Malaysian SCORE Renewable Energy Project Generating Controversy

The debate continues over recent Malaysian developments in the state of Sarawak on the island of Borneo. Borneo is the third largest island in the world, and is located north of Australia and south of the Malaysian mainland. It is divided among the three countries of Malaysia, Indonesia and Brunei. The Malaysian states are Sarawak and Sabah in the north, and cover about 26% of the island. Indonesia owns most of the island, and Brunei has only about one percent. The largest city is Kuching in the Malaysian state of Sarawak.

Borneo is most known on a global scale for its ancient rain forests, its biodiversity, its eco-tourism, and more recently, its strife between modern development and indigenous peoples’ rights. As with most histories between the colonized and the colonizers, this past is also mired with conflict, segregation, and bloodshed. The timeline of struggle between the “bumiputera” or indigenous people, and “non-bumiputera” or non-indigenous people, begins as early as 1517 with the arrival of Ferdinand Magellan and continues to this very moment with the Malaysian plans to develop the Sarawak Corridor of Renewable Energy, simply known as SCORE.

According to the SCORE website, this project, planned to reach fruition in 2030, promises to “generate vast economic, business and employment opportunities, and will also lead to the development of infrastructure, utilities, and social amenities” (sarawakscoe.com.my). SCORE is one of five regional development corridors currently being built throughout Malaysia, and claims that it will transform Sarawak into a developed state at the time of its completion in 2030. 

Supporters of SCORE highlight the promises this development offers for the future. If SCORE develops as planned, then Sarawak will enjoy:

Although SCORE rhetoric claims environmental integrity and an improved quality of life, opponents suggest that this development will only sustain the history of corruption and conflict in Sarawak. Clare Rewcastle Brown, sister-in-law of former British Prime Minister Gordon Brown, has been organizing street protests in the UK and Canada to call into question Chief Minister of Malaysia Abdul Taib’s string of corruption and “deprivation of his people’s humanity,” (malaysiansmustknowthetruth.blogspot.com). Although Ms. Rewcastle Brown is a British citizen, she was born in Sarawak and has successfully mobilized interest despite limited media and broadband access in Borneo through her Sarawak Report blog and Radio Free Sarawak. The movement, consisting now of millions of Malaysians, unites under one common goal, and that is “to stop the plunder of [Sarawak’s] natural resources, the pillage of its awesome rain forests, the rape of its unique tribes by loggers emboldened by decades of lax and greedy governance by Taib and his team.”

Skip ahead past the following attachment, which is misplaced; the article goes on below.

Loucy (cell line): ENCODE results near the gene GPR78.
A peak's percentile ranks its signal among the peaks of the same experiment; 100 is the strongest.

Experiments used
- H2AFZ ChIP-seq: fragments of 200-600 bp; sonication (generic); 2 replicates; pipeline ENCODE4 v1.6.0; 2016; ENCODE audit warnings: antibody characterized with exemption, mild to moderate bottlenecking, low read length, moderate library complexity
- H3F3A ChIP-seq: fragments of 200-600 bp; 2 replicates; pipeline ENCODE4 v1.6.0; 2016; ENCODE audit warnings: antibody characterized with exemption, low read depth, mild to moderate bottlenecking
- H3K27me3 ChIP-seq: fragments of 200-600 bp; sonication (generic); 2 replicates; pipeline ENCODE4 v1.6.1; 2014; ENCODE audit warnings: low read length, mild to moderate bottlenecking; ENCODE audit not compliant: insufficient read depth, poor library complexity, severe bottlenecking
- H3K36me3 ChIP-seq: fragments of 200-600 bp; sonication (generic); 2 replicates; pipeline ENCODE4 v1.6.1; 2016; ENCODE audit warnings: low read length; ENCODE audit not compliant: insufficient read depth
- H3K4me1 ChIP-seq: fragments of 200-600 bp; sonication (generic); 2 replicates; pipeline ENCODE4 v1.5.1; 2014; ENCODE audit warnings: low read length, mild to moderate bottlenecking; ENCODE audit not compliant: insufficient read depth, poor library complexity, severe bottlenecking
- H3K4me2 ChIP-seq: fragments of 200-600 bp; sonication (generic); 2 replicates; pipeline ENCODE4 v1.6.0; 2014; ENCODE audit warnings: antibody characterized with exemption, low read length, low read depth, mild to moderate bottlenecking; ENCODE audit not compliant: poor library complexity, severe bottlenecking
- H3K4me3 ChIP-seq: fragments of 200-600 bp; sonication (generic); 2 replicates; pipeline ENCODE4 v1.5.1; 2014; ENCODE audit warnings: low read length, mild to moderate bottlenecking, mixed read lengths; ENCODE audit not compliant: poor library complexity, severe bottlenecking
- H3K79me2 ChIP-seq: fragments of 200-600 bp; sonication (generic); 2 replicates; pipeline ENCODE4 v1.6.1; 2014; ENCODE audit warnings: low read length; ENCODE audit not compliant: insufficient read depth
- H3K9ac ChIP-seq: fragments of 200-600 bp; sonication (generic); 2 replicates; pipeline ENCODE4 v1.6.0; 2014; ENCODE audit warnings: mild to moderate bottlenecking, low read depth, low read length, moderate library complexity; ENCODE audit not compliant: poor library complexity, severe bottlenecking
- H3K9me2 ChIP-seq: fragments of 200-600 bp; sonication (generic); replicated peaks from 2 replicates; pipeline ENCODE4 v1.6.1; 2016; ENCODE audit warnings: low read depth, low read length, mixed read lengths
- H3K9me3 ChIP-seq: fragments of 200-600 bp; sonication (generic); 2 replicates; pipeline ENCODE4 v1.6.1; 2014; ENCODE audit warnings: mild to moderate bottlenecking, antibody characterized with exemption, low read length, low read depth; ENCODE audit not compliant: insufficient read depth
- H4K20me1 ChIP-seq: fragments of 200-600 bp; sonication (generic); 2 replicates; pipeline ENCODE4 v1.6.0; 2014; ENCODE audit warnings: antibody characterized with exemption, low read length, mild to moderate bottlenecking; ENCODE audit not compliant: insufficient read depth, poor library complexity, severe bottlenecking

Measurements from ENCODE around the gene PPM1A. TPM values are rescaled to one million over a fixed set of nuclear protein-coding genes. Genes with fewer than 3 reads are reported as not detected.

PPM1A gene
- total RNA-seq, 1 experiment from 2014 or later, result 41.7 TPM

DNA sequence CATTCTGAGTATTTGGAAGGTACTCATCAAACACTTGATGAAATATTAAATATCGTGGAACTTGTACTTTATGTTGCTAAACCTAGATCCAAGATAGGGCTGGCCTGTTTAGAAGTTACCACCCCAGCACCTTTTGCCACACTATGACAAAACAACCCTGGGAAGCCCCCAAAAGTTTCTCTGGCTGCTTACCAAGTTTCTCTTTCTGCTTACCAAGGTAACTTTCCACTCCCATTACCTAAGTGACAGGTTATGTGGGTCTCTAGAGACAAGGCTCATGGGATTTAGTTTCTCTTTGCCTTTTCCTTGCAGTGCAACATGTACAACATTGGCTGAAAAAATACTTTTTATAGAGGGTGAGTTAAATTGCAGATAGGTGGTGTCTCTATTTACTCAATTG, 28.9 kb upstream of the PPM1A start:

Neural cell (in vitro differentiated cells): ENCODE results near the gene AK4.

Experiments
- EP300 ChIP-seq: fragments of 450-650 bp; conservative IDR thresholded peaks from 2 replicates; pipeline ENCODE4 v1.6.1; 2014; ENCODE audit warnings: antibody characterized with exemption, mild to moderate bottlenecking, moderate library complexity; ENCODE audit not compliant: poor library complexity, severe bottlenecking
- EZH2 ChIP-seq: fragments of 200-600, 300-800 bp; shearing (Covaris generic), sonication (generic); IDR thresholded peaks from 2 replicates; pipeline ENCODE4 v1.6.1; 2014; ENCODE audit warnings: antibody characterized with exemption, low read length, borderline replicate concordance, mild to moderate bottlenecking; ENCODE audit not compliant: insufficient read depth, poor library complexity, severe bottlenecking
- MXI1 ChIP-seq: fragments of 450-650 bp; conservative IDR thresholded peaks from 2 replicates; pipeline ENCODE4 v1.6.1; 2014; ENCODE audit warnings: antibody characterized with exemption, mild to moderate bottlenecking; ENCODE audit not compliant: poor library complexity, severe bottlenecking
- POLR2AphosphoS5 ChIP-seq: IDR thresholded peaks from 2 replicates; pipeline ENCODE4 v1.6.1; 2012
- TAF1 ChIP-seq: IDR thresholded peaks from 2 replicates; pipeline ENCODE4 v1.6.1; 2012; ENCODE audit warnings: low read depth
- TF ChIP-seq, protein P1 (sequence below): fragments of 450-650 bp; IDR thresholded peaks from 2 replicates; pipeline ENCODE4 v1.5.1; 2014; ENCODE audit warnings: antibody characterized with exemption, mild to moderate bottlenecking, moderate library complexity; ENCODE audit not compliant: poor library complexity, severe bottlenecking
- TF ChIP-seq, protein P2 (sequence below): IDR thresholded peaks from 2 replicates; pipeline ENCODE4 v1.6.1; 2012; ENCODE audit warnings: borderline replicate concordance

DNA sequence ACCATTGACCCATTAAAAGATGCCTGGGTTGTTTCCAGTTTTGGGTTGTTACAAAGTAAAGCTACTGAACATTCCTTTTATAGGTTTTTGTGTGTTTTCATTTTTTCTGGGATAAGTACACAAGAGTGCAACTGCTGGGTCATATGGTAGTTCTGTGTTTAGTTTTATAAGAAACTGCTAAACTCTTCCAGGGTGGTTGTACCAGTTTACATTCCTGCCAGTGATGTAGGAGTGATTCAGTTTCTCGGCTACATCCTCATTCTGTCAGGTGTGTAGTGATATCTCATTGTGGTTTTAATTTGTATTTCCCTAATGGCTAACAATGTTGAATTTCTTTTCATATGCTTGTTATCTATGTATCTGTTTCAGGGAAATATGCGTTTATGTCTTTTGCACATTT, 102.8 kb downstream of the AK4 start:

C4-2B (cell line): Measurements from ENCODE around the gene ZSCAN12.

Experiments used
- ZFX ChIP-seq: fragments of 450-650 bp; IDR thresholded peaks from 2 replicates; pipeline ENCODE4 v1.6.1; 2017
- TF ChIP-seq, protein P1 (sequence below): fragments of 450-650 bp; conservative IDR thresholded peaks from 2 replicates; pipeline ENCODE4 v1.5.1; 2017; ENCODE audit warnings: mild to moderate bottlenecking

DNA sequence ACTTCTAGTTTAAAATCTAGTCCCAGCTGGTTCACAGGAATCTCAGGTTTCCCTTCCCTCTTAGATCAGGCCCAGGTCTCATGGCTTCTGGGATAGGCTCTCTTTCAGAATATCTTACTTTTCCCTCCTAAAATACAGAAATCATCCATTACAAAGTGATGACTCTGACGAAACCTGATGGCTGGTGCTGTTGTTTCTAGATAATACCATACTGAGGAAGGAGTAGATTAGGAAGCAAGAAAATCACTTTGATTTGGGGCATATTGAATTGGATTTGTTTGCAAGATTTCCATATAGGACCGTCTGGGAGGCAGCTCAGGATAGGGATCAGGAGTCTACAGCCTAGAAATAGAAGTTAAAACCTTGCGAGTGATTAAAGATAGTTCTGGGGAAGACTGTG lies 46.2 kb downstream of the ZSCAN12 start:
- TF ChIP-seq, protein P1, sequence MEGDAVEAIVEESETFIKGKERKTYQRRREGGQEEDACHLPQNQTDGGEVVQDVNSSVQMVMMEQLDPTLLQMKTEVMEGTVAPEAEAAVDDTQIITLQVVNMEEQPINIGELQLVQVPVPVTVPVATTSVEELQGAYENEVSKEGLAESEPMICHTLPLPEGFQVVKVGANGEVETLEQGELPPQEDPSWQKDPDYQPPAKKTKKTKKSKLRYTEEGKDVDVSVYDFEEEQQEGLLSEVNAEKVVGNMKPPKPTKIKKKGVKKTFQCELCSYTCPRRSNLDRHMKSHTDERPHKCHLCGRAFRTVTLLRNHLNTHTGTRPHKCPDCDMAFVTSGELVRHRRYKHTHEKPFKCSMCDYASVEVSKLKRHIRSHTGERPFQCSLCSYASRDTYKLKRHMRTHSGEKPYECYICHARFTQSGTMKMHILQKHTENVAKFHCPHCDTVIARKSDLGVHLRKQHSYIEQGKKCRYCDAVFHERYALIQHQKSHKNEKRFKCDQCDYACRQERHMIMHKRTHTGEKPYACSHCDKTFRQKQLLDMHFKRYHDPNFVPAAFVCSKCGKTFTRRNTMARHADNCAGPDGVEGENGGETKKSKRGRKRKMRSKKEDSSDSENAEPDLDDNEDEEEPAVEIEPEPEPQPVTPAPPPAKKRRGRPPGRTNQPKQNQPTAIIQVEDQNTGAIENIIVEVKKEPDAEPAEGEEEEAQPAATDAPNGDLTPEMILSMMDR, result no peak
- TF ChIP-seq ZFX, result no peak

The Borneo Project, a United States-based organization with ties to the Sarawak Indigenous Lawyer’s Alliance, has also organized to protect indigenous rights and their connection to the rain forests as their home. Judith Mayer of The Borneo Project and the Earth Island Journal points out that, “Taib himself has personally profited immensely from the destruction of the Borneo rainforest through logging and palm oil plantations, [while] Sarawak’s indigenous communities have lost their land, their source of livelihood, and have been increasingly marginalized,” (borneoproject.org). 

Will the SCORE even out for the indigenous people and for the land and forests upon which they depend? Thus far, no adult dialogue between the supporters and the opposition has occurred. In fact, an official SCORE blog site from May 30, 2011, states rather bluntly that, “we would be happy to report on the opposition’s response to this development, and to relate the opposition’s own plans regarding energy, and economic growth. Unfortunately, because the opposition is too busy being immature, no one knows what those plans are,” (sarawakreports.org/2011/05/30/score-expands-and-the-opposition-can-only-oppose/). The victory and the loss have yet to unfold.

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